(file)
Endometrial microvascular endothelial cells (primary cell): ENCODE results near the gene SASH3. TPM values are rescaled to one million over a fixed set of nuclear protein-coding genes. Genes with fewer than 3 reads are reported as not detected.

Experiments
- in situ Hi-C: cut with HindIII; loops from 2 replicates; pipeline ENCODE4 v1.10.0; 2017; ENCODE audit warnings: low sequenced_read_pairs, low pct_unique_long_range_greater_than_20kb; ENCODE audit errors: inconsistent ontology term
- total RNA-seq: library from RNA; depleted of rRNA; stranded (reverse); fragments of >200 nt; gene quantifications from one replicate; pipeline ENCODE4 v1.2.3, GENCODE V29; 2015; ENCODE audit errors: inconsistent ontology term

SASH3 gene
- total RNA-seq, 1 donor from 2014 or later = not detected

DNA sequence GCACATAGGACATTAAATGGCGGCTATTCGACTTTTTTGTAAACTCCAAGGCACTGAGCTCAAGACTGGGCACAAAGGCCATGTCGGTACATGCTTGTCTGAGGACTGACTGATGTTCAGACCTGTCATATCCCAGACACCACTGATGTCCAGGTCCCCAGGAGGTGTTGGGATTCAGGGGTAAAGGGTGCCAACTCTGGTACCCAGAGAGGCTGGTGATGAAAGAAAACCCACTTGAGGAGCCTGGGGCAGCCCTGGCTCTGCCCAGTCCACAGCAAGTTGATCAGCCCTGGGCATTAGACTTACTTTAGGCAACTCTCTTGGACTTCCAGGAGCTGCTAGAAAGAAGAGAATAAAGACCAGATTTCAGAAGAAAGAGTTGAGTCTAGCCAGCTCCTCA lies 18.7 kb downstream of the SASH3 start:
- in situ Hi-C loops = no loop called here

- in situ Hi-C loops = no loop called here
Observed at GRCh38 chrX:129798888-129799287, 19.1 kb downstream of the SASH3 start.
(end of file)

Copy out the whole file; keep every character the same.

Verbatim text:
Endometrial microvascular endothelial cells (primary cell): ENCODE results near the gene SASH3. TPM values are rescaled to one million over a fixed set of nuclear protein-coding genes. Genes with fewer than 3 reads are reported as not detected.

Experiments
- in situ Hi-C: cut with HindIII; loops from 2 replicates; pipeline ENCODE4 v1.10.0; 2017; ENCODE audit warnings: low sequenced_read_pairs, low pct_unique_long_range_greater_than_20kb; ENCODE audit errors: inconsistent ontology term
- total RNA-seq: library from RNA; depleted of rRNA; stranded (reverse); fragments of >200 nt; gene quantifications from one replicate; pipeline ENCODE4 v1.2.3, GENCODE V29; 2015; ENCODE audit errors: inconsistent ontology term

SASH3 gene
- total RNA-seq, 1 donor from 2014 or later = not detected

DNA sequence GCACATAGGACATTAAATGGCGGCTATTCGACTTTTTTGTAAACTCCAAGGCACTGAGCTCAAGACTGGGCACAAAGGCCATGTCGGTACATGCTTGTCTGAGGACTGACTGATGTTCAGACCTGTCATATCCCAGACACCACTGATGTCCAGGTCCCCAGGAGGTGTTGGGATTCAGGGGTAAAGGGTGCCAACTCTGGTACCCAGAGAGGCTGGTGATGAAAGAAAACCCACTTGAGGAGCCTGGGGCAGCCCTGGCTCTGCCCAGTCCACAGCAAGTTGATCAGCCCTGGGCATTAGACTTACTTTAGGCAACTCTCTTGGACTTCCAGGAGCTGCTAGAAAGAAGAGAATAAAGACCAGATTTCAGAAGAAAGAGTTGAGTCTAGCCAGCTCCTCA lies 18.7 kb downstream of the SASH3 start:
- in situ Hi-C loops = no loop called here

- in situ Hi-C loops = no loop called here
Observed at GRCh38 chrX:129798888-129799287, 19.1 kb downstream of the SASH3 start.